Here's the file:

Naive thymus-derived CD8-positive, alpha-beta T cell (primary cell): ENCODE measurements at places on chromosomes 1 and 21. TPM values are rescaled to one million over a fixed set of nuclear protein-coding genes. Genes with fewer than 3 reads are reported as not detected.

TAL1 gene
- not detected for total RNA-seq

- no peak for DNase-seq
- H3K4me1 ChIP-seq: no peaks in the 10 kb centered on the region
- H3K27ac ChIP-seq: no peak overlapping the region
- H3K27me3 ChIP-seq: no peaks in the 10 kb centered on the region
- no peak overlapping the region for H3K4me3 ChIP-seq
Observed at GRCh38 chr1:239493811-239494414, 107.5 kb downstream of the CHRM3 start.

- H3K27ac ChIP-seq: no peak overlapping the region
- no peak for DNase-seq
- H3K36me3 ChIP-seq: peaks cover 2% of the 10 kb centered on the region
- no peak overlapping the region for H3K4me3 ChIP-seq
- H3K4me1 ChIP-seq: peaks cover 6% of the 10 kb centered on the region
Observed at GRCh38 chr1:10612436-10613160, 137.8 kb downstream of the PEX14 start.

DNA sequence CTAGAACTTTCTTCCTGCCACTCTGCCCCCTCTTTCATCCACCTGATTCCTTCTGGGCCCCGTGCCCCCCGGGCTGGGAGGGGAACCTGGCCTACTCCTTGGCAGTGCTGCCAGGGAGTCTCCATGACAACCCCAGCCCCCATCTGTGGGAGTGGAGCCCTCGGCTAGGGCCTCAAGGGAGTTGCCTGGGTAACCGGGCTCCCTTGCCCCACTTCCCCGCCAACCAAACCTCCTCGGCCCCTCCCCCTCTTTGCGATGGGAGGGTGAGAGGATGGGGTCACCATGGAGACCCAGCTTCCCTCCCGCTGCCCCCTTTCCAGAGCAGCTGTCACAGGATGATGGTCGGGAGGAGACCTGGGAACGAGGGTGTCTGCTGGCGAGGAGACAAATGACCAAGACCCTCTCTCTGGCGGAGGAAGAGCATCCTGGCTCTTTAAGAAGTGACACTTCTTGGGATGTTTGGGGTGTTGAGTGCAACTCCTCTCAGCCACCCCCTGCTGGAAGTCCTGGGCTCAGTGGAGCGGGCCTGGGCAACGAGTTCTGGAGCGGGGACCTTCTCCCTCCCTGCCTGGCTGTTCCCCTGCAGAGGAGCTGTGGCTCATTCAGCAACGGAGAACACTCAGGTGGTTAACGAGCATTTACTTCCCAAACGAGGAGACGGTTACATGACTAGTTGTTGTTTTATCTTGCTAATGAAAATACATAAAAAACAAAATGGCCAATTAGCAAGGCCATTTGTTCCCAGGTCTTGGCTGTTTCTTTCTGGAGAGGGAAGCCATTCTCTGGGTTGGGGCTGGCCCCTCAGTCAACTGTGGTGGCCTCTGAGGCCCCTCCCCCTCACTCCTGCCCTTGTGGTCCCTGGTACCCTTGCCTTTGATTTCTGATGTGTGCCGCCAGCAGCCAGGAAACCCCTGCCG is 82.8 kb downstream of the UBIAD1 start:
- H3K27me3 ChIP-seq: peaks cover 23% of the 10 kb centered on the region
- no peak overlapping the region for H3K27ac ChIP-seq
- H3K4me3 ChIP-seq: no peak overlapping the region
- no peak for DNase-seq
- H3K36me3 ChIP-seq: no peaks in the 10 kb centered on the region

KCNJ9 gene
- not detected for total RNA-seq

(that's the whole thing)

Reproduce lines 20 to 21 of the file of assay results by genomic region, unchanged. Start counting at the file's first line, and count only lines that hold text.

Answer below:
- no peak for DNase-seq
- H3K36me3 ChIP-seq: no peaks in the 10 kb centered on the region